Beloved actress Shirley Temple passed away in her Woodside, California home last night at the age of 85. Although her cause of death was not disclosed, the actress' publicist, Cheryl Kagan, confirmed her death with the following statement.
"She was surrounded by family members and caregivers. We salute her for a life of remarkable achievements as an actor, as a diplomat, and most importantly as our beloved mother, grandmother, great-grandmother, and adored wife for fifty-five years of the late and much missed Charles Alden Black."
Born in Santa Monica, California in 1928, Shirley Temple made her film debut at just three years of age in a series of short films entitled Baby Burlesks, which featured child actors starring in parodies of feature films, including War Babies and Polly Tix in Washington. Her breakout role was in the 1934 feature Stand Up and Cheer!, where her singing, dancing and acting skills were first prominently put on display. She went on to star in six more films in 1934 alone, receiving a special Academy Award in 1935, in recognition for her, "outstanding contribution to screen entertainment during the year 1934."
She is considered to be the greatest child actor of all time, becoming the top box office draw between 1935 and 1938, a feat no other child star has come close to eclipsing. She beat out top adult draws such as Clark Gable, Bing Crosby, Robert Taylor, Gary Cooper and Joan Crawford. She is even credited with saving 20th Century Fox from bankruptcy with hits such as Curly Top and Littlest Rebel, and even had a drink named after her, made of ginger ale and grenadine, topped with a maraschino cherry.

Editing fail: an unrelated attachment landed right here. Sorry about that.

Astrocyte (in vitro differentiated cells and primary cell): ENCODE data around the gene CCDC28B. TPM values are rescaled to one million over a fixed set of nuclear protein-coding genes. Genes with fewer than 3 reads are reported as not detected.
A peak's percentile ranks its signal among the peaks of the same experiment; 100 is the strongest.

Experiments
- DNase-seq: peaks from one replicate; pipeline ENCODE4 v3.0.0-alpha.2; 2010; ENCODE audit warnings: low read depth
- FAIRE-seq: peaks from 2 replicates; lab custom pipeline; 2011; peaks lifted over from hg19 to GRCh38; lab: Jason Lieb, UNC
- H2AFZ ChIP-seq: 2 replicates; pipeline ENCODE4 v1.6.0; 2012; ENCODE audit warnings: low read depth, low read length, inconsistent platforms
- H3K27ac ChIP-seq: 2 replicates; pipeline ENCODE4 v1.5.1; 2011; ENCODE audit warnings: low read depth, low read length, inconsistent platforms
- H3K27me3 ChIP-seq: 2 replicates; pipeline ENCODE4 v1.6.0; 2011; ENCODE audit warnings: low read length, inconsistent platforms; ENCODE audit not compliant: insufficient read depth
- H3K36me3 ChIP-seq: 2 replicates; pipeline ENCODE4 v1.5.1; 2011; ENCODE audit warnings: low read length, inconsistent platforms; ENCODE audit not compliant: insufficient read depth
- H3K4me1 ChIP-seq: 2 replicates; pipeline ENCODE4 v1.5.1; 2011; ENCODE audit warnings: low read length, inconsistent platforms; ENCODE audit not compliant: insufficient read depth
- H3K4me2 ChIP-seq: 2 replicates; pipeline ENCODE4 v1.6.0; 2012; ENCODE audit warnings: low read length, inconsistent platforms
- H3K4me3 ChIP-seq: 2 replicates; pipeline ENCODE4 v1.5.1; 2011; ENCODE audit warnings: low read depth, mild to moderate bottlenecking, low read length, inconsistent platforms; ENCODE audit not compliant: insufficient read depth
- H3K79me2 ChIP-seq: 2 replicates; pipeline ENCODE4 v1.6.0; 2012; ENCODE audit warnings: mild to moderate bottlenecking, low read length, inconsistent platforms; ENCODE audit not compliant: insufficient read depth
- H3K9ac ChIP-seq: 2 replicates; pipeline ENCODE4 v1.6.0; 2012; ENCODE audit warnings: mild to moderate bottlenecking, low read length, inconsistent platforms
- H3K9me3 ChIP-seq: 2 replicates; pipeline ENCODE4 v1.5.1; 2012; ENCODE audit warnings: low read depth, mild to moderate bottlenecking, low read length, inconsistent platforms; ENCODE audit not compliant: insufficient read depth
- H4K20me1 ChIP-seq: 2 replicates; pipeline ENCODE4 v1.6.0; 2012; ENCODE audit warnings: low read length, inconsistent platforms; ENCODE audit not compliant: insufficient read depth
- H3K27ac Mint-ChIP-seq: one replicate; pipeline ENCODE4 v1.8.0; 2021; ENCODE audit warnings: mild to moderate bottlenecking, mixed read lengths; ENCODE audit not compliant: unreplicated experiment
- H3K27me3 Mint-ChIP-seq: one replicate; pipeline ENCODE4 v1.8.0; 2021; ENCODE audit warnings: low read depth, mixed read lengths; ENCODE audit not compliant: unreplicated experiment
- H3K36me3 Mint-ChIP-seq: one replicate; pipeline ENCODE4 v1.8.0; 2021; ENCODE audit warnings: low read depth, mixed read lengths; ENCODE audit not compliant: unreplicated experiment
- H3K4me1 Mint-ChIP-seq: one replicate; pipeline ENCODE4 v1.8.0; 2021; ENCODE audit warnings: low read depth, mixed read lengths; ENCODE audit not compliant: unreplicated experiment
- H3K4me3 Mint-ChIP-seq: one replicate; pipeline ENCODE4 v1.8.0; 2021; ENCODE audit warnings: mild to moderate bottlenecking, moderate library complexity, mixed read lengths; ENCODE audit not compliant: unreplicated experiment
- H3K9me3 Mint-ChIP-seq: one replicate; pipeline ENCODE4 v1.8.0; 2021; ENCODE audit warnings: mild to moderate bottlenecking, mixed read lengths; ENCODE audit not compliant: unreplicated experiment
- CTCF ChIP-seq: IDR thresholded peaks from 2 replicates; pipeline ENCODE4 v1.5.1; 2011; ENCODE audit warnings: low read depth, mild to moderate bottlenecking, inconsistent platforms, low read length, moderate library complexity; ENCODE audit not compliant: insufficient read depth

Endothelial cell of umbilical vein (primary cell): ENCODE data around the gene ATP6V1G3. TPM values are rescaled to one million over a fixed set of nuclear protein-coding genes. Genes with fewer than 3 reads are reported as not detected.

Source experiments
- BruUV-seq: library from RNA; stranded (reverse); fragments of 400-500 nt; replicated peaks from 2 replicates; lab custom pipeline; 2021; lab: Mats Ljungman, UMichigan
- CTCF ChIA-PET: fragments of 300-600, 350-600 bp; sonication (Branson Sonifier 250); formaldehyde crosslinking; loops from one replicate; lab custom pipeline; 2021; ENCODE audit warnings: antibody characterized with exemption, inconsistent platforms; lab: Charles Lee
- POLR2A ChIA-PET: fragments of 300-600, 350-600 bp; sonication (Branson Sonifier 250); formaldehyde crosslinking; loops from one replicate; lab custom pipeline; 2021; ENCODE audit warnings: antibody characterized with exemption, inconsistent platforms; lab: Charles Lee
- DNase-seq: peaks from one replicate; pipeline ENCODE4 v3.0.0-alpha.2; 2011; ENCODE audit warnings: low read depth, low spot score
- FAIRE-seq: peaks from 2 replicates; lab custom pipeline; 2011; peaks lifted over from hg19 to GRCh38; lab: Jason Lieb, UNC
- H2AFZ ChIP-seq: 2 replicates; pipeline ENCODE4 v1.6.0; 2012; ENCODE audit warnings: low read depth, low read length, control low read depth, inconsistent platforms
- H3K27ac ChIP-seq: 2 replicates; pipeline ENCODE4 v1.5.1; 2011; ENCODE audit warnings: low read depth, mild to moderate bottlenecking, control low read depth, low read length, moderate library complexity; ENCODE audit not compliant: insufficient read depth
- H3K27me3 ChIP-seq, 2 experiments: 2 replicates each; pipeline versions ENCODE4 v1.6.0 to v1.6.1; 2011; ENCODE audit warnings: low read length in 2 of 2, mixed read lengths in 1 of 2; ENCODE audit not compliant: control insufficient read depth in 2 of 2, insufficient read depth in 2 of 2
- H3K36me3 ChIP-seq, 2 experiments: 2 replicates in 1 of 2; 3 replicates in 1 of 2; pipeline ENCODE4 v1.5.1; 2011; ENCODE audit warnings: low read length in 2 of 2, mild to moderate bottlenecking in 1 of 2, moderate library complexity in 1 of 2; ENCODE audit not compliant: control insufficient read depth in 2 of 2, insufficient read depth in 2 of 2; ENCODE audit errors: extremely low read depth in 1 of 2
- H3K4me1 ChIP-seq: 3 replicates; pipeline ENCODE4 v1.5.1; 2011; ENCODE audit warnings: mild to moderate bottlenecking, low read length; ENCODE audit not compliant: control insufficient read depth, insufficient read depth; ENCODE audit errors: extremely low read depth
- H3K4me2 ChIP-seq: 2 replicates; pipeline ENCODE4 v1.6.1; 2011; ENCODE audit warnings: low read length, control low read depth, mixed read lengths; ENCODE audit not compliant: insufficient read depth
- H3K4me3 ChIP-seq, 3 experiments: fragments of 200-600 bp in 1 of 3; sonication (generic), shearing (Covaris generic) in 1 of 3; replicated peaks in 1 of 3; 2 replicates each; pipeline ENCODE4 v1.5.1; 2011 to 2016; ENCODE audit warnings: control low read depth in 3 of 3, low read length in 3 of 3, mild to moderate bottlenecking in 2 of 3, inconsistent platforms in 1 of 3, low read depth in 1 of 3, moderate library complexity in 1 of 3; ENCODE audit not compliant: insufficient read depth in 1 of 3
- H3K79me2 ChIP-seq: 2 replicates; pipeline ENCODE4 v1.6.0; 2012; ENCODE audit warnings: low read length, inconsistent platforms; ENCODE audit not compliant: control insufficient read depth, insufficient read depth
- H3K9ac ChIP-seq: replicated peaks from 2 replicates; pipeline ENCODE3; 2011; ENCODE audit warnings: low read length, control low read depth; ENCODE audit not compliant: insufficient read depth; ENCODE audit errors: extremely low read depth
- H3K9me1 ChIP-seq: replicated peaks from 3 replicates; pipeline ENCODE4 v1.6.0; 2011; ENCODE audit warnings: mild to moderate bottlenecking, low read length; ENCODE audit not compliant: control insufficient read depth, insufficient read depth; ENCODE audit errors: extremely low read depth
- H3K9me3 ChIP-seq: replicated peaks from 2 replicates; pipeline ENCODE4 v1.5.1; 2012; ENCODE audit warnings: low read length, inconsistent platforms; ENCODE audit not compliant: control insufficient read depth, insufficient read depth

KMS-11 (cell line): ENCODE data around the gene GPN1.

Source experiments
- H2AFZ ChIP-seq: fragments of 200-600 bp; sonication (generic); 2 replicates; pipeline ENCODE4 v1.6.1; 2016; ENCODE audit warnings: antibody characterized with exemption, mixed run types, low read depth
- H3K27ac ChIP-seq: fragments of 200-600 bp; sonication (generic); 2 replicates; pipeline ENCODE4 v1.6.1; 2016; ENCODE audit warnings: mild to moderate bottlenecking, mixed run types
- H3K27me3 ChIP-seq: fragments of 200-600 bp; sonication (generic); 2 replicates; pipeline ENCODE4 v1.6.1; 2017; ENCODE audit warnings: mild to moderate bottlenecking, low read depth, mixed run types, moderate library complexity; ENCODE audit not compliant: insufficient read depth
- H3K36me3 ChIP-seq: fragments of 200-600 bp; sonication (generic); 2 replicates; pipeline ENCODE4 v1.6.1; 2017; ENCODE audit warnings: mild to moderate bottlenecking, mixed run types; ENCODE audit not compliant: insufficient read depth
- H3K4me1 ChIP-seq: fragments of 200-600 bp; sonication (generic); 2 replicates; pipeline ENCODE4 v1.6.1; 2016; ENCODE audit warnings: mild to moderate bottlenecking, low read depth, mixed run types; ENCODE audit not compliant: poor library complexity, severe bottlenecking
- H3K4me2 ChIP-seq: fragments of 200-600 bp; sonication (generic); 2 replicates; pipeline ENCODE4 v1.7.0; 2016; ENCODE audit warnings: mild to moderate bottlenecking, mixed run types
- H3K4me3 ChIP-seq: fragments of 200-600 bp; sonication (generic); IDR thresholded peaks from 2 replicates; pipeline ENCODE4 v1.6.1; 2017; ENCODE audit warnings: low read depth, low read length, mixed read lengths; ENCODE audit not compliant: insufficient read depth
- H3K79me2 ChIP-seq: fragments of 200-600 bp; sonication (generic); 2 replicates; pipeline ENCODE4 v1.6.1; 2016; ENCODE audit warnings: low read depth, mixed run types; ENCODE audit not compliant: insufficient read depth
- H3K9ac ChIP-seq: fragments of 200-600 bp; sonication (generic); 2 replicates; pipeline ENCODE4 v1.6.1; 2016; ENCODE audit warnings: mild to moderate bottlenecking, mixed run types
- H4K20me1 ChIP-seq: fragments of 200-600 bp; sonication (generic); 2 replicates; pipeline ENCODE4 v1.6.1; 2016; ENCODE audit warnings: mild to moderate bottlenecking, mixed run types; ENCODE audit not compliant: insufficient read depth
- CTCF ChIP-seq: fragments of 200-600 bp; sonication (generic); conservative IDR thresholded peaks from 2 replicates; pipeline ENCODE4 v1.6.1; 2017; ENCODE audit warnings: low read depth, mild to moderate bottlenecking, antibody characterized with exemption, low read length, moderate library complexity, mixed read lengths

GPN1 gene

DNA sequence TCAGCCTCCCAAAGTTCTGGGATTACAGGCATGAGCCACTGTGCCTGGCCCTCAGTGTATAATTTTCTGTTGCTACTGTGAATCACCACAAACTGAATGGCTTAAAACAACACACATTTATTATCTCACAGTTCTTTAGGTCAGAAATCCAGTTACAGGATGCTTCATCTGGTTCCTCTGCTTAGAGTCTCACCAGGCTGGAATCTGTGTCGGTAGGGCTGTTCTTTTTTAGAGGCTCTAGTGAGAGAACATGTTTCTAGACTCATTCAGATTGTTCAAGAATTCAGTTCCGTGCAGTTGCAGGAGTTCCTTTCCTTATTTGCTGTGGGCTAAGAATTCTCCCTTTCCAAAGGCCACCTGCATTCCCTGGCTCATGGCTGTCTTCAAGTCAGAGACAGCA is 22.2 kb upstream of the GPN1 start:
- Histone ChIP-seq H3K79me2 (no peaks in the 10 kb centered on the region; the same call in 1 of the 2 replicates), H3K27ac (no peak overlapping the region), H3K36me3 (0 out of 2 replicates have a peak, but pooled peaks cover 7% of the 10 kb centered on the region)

She continued to work throughout the 1930s and 1940s and, even though she blossomed into a beautiful young woman, she retired from acting at the age of 22 in 1950, the same year she married her husband of 55 years, Charles Alden Black. She returned to the industry in 1958 with the anthology series Shirley Temple's Storybook, which ran on NBC from 1958 to 1961. She later became active in politics and held a number of diplomatic posts. She was appointed as the U.S. ambassador to Ghana in 1974, and later as the U.S. ambassador to Czechoslovakia, during Communism's collapse in 1989.
The actress is survived by her daughters Susan and Lori and son Charles.